There are fewer knowns in the backfield. Ouellette and Irons were long-term contributors, and the leading returning rushers are now sophomore Jake Neatherton (19 carries, 81 yards), redshirt freshman O’Shaan Allison (seven for 24), and junior Julian Ross (seven for 14). If they’re ready, a couple of 2019 signees could find rotation time: JUCO transfer De’Montre Tuggle and wonderfully named three-star freshman Walter Wilbon III.
Despite the loss of three all-MAC linemen — tackle Joe Lowery and guards Joe Anderson and Durrell Wood — Ohio is not without experience up front. Four returning upperclassmen have combined for 45 starts, and three other juniors and seniors filled spots on the two-deep in 2018. They’re big, too, averaging 6’6, 307 among these seven players. That’s a decent base, and it doesn’t count three-star JUCO Gary Hoover, listed at 6’4, 325.
Rourke will run his way into and out of trouble, but he’ll probably get a competent performance from his line.
Considering turnover, it was easy to worry that the Ohio defense would hold the offense back in 2018. And sure enough, Jimmy Burrow’s final Bobcats defense was even worse than imaginable for half the season. Seven weeks in, Ohio was 125th in Def. S&P+; they had never finished worse than 106th in Solich’s tenure.
Burrow, father of Joe, retired in February, but not before some last-minute improvement.
- Ohio defense, first 7 games: 6.7 yards per play, 31 points per game, 156.2 passer rating allowed, 28% average percentile performance
- Ohio defense, last 6 games: 5.2 yards per play, 17.2 points per game, 110.7 passer rating allowed, 61% average percentile performance
Croutch recorded 7.5 of his 14 TFLs in the last four games, and the secondary thrived when it started getting extra pass rush support.
Considering the secondary was loaded with sophomores, and considering the by-committee approach on the line included players like freshman Amos Ogun-Semore and sophomores Will Evans and Austin Conrad, it’s easy to find yourself optimistic about, say, the 2020 Ohio defense.
In longtime LBs coach Ron Collins’ first season as coordinator, however, he’ll have a new batch of turnover: Croutch and tackles Kent Berger and Andrew Payne were among the reasons for Ohio’s late-year improvement, and they’re gone. While the Bobcats will almost certainly improve on last year’s year-end No. 107 ranking, they might have to settle for something in the 80s or 90s.
Of course, Pro Football Focus really liked Evans and safety Javon Hagan, Ohio has as much depth at end as any team in the MAC, and with juniors Marlin Brooks, Ilyaas Motley, and Jamal Hudson, they might have better depth at cornerback, too. In junior safety Jarren Hampton the Bobcats have a player with more disruptive potential than the one guy they lost in the secondary (Kylan Nelson).
There’s potential for a sustained bounce-back, in other words. But it will likely depend on competence from the tackle and WLB positions. Croutch was far more disruptive than any other linebacker, and tackles Cole Baker, Brian Arp, and Kaieem Caesar will need to raise their respective games. Ohio could be awesome on the edges, but that won’t matter if they’re too soft on the interior.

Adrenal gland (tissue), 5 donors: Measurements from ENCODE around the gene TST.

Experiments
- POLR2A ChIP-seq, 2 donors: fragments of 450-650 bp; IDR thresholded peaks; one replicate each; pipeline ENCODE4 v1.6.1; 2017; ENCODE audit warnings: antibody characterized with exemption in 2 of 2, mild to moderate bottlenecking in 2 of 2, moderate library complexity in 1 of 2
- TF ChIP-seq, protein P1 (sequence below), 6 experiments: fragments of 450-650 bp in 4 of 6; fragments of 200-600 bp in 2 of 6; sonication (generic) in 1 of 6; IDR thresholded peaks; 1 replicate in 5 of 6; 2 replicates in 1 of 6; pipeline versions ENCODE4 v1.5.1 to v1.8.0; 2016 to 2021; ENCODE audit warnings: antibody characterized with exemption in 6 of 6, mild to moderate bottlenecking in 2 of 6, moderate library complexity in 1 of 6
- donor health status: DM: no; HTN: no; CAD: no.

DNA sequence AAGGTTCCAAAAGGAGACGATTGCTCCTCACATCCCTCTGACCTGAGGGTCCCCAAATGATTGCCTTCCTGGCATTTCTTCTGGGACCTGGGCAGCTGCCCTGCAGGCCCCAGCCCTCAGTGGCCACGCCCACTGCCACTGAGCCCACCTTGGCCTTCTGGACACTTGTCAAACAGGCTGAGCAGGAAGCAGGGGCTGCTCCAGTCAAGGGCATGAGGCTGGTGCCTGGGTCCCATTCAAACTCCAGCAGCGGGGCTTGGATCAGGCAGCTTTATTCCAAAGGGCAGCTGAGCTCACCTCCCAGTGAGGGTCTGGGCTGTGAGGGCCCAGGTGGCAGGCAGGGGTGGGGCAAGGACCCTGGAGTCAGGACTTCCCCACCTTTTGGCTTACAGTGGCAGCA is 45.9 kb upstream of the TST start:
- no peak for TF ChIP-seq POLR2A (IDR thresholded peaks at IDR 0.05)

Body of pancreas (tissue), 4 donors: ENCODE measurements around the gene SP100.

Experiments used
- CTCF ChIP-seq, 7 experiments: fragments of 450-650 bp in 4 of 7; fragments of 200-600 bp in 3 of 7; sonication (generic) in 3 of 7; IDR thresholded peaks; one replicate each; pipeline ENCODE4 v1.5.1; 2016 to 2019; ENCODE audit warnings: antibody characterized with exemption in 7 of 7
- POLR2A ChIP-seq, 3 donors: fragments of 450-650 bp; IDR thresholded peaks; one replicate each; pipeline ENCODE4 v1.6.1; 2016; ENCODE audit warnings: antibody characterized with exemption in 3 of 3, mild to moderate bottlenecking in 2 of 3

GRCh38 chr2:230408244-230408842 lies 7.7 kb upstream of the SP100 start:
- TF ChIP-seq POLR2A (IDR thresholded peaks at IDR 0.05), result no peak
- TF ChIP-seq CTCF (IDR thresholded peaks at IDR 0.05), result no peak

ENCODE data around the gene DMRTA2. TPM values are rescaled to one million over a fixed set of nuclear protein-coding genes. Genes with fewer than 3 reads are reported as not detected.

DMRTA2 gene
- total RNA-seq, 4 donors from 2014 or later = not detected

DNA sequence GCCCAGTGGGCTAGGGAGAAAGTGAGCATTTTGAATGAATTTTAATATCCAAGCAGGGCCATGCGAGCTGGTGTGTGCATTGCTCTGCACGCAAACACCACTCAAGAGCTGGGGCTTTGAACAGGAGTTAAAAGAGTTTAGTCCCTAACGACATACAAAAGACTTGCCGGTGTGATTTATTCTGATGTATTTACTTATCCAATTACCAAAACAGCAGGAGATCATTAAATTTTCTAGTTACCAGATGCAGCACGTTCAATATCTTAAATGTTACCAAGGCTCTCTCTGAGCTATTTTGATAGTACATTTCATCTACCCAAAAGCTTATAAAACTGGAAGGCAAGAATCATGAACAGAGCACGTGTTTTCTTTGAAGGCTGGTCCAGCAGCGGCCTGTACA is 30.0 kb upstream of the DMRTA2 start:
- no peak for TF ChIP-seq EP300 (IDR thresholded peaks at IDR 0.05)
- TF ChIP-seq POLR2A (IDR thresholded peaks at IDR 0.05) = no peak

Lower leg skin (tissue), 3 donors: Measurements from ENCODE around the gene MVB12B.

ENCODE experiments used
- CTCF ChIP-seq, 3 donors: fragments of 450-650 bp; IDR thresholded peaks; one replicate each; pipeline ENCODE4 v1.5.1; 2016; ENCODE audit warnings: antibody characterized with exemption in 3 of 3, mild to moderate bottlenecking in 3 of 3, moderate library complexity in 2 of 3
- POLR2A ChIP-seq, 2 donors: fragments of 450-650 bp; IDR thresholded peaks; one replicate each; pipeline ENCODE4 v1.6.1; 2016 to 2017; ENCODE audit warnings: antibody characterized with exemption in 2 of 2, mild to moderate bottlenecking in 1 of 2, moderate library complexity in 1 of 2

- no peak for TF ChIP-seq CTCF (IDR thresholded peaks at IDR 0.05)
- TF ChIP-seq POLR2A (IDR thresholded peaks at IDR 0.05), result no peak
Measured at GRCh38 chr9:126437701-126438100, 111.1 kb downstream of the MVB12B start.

Long a strength for Solich and coordinator Brian Haines. Ohio has ranked in the Special Teams S&P+ top 20 five times this decade and in the top 50 on two other occasions.
After three straight top-20 finishes, the Bobcats slipped to 40th last year, thanks primarily to some glitches from place-kicker Louie Zervos, but Ohio was still well-rounded. Zervos is still solid, Michael Farkas is a booming punter (43.4 average last year, 14th in punt efficiency), and in Bryan Long Jr. and Julian Ross, Ohio still presents danger in the return game despite the losses of Papi White and Kylan Nelson.
2019 Schedule & Projection Factors
|Date||Opponent||Proj. S&P+ Rk||Proj. Margin||Win Probability|
|TBD||at Ball State||110||8.5||69%|
|TBD||at Bowling Green||123||15.0||81%|
|Projected S&P+ Rk||82|
|Proj. Off. / Def. Rk||34 / 109|
|Five-Year S&P+ Rk||-1.4 (81)|
|2- and 5-Year Recruiting Rk||99|
|2018 TO Margin / Adj. TO Margin*||13 / 7.6|
|2018 TO Luck/Game||+2.1|
|Returning Production (Off. / Def.)||52% (41%, 63%)|
|2018 Second-order wins (difference)||8.9 (0.1)|
Over half the teams in the MAC enter 2019 thinking they have a shot at a conference title run. The field is more crowded than last year, when, for the second straight season, Ohio managed to both play like the best team in the East and and lose the one game it couldn’t.
For that reason, it’s hard to be as confident in the Bobcats’ title chances this time, and that’s before you get to the turnover in the skill corps and trenches. Still, they’re very much in the race, still at least a narrow East favorite.
Solich is coaching better in his 70s than he did in his 60s, and it would be pretty incredible if he could finally reel in the elusive conference title before he retires. That might be easier with Rourke than without.
Tossup games will tell the story. S&P+ projects Ohio as a multi-score favorite in five games (including four conference games) and a multi-score underdog in only one; that leaves six games projected within one touchdown. The Bobcats are at least slightly favored in all eight MAC games, and they can probably afford to drop a tossup, maybe two, along the way. But they’ll need to get rolling a little earlier in the year this time around.